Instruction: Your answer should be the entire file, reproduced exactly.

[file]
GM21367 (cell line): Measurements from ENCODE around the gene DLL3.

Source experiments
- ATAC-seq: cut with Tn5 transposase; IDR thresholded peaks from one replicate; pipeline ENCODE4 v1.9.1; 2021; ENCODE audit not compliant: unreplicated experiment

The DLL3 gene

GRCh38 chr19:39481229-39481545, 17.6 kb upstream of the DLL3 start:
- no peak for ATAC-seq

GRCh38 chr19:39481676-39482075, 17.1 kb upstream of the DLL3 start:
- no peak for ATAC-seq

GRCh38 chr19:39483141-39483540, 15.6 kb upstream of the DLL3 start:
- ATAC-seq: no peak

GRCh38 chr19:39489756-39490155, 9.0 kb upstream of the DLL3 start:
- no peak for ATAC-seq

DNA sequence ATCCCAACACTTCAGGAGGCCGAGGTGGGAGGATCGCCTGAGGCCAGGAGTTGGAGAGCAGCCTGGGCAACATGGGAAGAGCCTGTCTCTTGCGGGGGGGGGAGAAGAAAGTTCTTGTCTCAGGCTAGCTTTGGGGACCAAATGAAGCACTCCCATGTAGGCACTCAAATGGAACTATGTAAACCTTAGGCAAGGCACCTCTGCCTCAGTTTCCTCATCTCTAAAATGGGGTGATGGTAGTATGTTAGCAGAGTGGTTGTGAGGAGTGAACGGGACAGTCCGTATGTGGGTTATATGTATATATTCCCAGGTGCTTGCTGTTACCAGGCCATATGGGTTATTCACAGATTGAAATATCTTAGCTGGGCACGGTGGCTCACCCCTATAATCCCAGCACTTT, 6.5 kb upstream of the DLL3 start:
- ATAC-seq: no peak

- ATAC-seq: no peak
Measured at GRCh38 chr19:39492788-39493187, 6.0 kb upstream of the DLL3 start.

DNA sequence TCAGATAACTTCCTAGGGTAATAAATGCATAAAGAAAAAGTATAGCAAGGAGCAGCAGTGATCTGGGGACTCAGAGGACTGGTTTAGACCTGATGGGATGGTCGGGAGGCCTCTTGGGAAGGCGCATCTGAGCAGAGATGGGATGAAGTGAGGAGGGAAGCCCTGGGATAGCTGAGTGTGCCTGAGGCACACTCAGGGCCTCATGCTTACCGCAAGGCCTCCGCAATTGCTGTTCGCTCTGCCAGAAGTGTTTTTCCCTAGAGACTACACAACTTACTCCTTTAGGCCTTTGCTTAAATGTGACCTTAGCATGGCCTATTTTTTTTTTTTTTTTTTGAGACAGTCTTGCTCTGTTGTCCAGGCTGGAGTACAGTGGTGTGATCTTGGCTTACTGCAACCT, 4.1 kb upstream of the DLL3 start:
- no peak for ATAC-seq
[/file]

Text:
GM21367 (cell line): Measurements from ENCODE around the gene DLL3.

Source experiments
- ATAC-seq: cut with Tn5 transposase; IDR thresholded peaks from one replicate; pipeline ENCODE4 v1.9.1; 2021; ENCODE audit not compliant: unreplicated experiment

The DLL3 gene

GRCh38 chr19:39481229-39481545, 17.6 kb upstream of the DLL3 start:
- no peak for ATAC-seq

GRCh38 chr19:39481676-39482075, 17.1 kb upstream of the DLL3 start:
- no peak for ATAC-seq

GRCh38 chr19:39483141-39483540, 15.6 kb upstream of the DLL3 start:
- ATAC-seq: no peak

GRCh38 chr19:39489756-39490155, 9.0 kb upstream of the DLL3 start:
- no peak for ATAC-seq

DNA sequence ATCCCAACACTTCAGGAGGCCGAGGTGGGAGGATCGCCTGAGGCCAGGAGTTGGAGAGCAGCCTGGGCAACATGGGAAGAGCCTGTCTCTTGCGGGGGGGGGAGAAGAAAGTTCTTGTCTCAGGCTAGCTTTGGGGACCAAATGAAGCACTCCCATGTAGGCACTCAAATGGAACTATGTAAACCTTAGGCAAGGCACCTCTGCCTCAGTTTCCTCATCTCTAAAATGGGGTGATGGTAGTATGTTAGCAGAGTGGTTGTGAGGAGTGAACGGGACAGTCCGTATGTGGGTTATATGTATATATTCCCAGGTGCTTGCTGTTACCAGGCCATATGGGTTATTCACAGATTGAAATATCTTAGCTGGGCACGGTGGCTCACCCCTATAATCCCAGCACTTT, 6.5 kb upstream of the DLL3 start:
- ATAC-seq: no peak

- ATAC-seq: no peak
Measured at GRCh38 chr19:39492788-39493187, 6.0 kb upstream of the DLL3 start.

DNA sequence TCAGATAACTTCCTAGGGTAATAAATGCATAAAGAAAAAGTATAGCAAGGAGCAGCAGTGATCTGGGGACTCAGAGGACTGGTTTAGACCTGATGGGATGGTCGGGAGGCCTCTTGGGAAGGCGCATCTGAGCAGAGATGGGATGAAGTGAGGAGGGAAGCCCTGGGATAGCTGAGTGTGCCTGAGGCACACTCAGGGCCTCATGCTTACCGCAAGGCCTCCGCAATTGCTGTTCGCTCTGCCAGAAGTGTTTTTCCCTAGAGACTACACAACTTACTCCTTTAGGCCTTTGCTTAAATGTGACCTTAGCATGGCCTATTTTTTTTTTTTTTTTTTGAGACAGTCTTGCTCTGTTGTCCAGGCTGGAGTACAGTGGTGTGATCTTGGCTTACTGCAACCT, 4.1 kb upstream of the DLL3 start:
- no peak for ATAC-seq